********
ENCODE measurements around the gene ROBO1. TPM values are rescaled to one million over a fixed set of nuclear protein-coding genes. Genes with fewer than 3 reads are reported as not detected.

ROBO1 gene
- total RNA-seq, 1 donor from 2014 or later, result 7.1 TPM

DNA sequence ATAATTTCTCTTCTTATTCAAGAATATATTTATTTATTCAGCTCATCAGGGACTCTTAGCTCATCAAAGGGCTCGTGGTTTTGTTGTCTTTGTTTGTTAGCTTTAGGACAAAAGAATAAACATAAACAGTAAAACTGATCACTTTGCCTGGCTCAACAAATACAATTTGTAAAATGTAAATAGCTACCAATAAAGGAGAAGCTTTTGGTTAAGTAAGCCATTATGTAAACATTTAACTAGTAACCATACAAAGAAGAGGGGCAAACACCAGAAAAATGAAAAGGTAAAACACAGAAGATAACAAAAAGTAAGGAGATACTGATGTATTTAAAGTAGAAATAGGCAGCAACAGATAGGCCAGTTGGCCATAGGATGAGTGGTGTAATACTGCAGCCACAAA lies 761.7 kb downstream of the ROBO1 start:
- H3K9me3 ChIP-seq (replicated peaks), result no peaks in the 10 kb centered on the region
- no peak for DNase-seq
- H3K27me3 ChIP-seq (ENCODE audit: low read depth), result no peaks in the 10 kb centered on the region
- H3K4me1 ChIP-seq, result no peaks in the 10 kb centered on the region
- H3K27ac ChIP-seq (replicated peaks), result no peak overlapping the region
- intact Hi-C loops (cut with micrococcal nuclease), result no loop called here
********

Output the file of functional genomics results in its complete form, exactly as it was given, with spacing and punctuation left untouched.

ENCODE measurements around the gene ROBO1. TPM values are rescaled to one million over a fixed set of nuclear protein-coding genes. Genes with fewer than 3 reads are reported as not detected.

ROBO1 gene
- total RNA-seq, 1 donor from 2014 or later, result 7.1 TPM

DNA sequence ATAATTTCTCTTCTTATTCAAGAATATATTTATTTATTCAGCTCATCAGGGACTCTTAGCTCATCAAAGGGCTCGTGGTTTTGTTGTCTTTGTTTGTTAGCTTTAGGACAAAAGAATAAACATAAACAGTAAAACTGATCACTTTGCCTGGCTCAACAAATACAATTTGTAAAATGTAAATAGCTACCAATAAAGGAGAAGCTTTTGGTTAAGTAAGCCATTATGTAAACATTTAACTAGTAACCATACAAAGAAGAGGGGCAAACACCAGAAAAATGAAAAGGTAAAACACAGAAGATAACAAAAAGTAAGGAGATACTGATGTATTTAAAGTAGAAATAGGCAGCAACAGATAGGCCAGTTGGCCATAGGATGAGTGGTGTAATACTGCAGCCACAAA lies 761.7 kb downstream of the ROBO1 start:
- H3K9me3 ChIP-seq (replicated peaks), result no peaks in the 10 kb centered on the region
- no peak for DNase-seq
- H3K27me3 ChIP-seq (ENCODE audit: low read depth), result no peaks in the 10 kb centered on the region
- H3K4me1 ChIP-seq, result no peaks in the 10 kb centered on the region
- H3K27ac ChIP-seq (replicated peaks), result no peak overlapping the region
- intact Hi-C loops (cut with micrococcal nuclease), result no loop called here